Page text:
Weight loss surgery, also called bariatric surgery, changes more than just the contours of the body. It gives people hope.
“Patients can play with their kids or grandkids,” says Ramsey Dallal, MD, one of Einstein’s most experienced bariatric surgeons. “They can function without pain and not feel ostracized. I hear about people crying at the mall because they can finally shop for regular clothes. There is not one aspect of their lives that is not altered dramatically by this surgery.”
What is Obesity?
More than 36 percent of U.S. adults are obese, according to the Centers for Disease Control and Prevention. That means a body mass index (BMI)—a ratio of weight to height—of 30 or higher. Obesity contributes to many health conditions, including diabetes, heart disease, stroke and certain cancers. Obesity can also put stress on joints.
In addition to its health effects, obesity has an impact on quality of life. People who are obese have body pain and difficulty functioning physically. They are at increased risk for some emotional conditions, such as depression and anxiety. And they face stigma and discrimination from people who think obesity is an issue of weak willpower.
Treating Obesity at Einstein
While many people with obesity turn to diet, exercises, medications and other means to lose weight, most are unsuccessful. That’s where bariatric surgery comes in, succeeding where other approaches so often fail.
“We change the anatomy of the stomach so that the signals for hunger are blocked and people feel satisfied with much less food,” says Dr. Dallal.
The American Heart Association says weight loss surgery can help bring health benefits to adults with a BMI of 40 or higher. People with a BMI of 35 or higher who have risk factors like diabetes or high blood pressure are also candidates for surgery. (Recent research suggests bariatric surgery can help control or cure diabetes.)
Dr. Dallal has performed thousands of weight loss surgeries. The form of surgery he performs at Einstein Health Network is called minimally invasive or laparoscopic surgery. Instead of making one long incision, surgeons make five small ones, which allows them to use small, thin instruments. Smaller incisions mean a lower chance of infection.
There are other advantages to laparoscopic surgery. It doesn’t take long—it’s often complete in about an hour. Patients are under anesthesia for a shorter time, and surgery with small incisions also means less pain. People are usually sore for a few hours after surgery, and need a prescription painkiller the next day, but many people won’t need medications when they go home. Recovery time is faster, too. Most patients are up and walking the day they have surgery and they can return to work within a week.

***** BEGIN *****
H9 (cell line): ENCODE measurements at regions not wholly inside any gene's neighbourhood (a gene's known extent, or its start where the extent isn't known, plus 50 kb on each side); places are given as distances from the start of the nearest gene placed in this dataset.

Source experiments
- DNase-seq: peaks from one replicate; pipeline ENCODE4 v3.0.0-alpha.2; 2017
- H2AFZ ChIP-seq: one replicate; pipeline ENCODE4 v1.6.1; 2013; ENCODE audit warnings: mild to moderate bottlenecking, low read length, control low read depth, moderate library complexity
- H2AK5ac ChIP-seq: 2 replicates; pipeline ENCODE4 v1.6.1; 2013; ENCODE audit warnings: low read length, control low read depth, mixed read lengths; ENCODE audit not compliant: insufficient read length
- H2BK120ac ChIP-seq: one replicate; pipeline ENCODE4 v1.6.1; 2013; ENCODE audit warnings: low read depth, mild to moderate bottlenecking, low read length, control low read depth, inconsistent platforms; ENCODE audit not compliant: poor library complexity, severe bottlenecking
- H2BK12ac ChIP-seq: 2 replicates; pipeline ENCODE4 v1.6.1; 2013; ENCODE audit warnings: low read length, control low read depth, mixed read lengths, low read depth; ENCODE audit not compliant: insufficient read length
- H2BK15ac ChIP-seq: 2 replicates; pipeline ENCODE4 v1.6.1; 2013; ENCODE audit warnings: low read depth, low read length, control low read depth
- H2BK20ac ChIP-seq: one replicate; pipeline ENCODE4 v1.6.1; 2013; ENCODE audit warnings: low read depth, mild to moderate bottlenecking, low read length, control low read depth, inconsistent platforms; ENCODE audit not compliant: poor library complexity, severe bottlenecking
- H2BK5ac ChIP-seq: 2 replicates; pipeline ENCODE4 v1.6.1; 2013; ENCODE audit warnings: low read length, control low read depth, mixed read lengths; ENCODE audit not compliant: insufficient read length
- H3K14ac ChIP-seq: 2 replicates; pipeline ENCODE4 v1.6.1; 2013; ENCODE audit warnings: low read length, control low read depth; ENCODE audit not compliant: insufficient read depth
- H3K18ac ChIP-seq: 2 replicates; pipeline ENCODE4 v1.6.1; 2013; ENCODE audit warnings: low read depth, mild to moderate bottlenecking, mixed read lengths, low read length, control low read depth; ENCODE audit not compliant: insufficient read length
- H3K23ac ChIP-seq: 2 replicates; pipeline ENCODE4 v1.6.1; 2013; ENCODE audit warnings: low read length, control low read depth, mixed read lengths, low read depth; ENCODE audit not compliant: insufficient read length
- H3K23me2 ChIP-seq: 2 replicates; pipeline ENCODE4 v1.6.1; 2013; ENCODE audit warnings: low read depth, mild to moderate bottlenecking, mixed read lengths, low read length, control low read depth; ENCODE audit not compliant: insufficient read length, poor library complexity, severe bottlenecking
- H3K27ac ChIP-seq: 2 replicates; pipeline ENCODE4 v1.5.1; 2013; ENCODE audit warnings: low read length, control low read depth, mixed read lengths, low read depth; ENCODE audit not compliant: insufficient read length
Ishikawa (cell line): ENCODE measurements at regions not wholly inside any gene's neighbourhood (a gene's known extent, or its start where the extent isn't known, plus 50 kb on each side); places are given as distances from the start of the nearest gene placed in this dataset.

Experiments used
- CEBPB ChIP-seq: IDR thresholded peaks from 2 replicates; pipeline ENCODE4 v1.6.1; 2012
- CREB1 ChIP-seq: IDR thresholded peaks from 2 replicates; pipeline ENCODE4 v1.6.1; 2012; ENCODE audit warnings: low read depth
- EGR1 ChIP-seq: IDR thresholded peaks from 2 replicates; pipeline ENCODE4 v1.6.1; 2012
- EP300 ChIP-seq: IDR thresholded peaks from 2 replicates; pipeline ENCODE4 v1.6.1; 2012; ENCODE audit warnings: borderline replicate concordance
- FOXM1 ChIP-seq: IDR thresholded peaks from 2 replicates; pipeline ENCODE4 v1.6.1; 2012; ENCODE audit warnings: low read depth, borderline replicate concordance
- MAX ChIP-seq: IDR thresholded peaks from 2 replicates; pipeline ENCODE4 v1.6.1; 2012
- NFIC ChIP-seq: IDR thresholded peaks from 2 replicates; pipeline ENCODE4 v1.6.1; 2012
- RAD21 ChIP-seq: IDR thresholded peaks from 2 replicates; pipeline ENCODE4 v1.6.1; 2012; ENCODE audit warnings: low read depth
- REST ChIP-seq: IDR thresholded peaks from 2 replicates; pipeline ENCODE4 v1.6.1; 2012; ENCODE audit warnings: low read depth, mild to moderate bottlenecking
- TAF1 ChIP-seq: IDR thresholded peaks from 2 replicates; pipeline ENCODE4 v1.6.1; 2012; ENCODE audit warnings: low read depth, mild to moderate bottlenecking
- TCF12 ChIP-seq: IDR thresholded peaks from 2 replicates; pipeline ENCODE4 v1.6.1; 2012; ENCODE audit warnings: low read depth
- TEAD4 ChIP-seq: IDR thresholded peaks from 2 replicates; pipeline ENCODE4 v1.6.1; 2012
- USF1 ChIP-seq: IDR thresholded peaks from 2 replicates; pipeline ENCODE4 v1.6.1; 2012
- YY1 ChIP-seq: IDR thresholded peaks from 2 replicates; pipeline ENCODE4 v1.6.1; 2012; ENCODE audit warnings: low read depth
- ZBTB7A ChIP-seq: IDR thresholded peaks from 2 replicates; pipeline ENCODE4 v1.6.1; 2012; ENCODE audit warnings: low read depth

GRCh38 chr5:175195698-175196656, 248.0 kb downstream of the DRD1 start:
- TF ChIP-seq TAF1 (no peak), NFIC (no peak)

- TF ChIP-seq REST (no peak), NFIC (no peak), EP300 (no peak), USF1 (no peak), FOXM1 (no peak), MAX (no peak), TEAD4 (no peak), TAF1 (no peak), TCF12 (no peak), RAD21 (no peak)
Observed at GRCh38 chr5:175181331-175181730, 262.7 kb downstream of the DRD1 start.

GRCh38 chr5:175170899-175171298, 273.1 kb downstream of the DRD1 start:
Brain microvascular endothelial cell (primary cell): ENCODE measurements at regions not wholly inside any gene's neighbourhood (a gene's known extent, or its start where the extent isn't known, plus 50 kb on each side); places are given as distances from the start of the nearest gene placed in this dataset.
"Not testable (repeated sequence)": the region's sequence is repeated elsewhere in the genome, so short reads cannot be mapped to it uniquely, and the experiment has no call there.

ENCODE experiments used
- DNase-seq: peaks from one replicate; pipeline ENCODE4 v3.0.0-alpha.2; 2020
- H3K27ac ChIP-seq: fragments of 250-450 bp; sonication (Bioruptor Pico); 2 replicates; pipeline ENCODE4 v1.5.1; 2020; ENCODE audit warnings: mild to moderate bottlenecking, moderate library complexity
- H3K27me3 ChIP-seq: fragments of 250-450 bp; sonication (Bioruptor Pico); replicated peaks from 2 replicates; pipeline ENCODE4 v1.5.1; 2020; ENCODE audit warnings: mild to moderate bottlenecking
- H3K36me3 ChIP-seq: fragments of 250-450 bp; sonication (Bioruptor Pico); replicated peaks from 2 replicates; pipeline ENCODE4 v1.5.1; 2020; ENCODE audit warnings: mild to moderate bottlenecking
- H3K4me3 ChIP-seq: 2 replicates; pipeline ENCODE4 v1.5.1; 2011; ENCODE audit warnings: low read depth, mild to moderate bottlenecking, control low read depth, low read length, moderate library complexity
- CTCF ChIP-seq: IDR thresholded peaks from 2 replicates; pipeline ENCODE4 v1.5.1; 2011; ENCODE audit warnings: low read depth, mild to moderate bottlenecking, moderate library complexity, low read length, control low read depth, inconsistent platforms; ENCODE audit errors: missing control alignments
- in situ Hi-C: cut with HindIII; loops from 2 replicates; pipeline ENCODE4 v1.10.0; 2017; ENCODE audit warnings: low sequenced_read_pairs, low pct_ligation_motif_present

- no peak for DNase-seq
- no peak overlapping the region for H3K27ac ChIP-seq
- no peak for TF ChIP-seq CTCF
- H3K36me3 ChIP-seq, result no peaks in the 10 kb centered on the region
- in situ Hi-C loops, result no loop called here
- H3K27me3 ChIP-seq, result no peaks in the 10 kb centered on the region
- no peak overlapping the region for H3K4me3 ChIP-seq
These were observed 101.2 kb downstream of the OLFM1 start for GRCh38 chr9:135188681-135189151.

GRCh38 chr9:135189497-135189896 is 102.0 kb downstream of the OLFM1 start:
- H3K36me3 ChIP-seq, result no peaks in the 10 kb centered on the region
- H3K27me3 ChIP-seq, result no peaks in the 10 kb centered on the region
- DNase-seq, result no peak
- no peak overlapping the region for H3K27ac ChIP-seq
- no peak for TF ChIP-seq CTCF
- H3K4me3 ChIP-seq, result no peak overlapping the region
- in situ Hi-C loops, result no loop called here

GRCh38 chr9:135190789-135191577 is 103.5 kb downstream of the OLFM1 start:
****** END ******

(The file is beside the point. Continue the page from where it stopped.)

Einstein offers two options for surgery: gastric sleeve and gastric bypass.
With the gastric sleeve option, surgeons reshape the stomach into a small tube. About 75 percent of the stomach is removed. This limits the amount of food that can be eaten at one time.
With gastric bypass, the stomach is re-formed into a smaller pouch. This limits the amount of food that can be eaten at one time and therefore the calories absorbed by the body.
Dr. Dallal and his team have performed about 5,000 weight loss surgeries since 2005. He estimates that in 2017, they’ll reach the milestone of 500,000 pounds lost from all patients.
On an individual basis, the changes patients see after surgery are dramatic.
“These people had no hope, saw death in front of them, and felt uncomfortable in every step of their day,” says Dr. Dallal. “They have been told it’s their fault and they are weak willed.”
He says the biggest impediment people face in considering surgery is fear of it failing; the way diets and exercise have failed them. That’s far from the case.
“The success rate for these operations is 90-plus percent,” says Dr. Dallal, “while the success rate for diet and exercise in our population is one percent to two percent.”
Weight loss surgery is proven to lengthen life expectancy. It improves quality of life to that of an average weight person. And it’s safe. The mortality rate for weight loss surgery is less than that of gallbladder surgery.Dr. Dallal says there is no pill or treatment that can do what weight loss surgery can do for patients. “This changes lives for the positive forever.”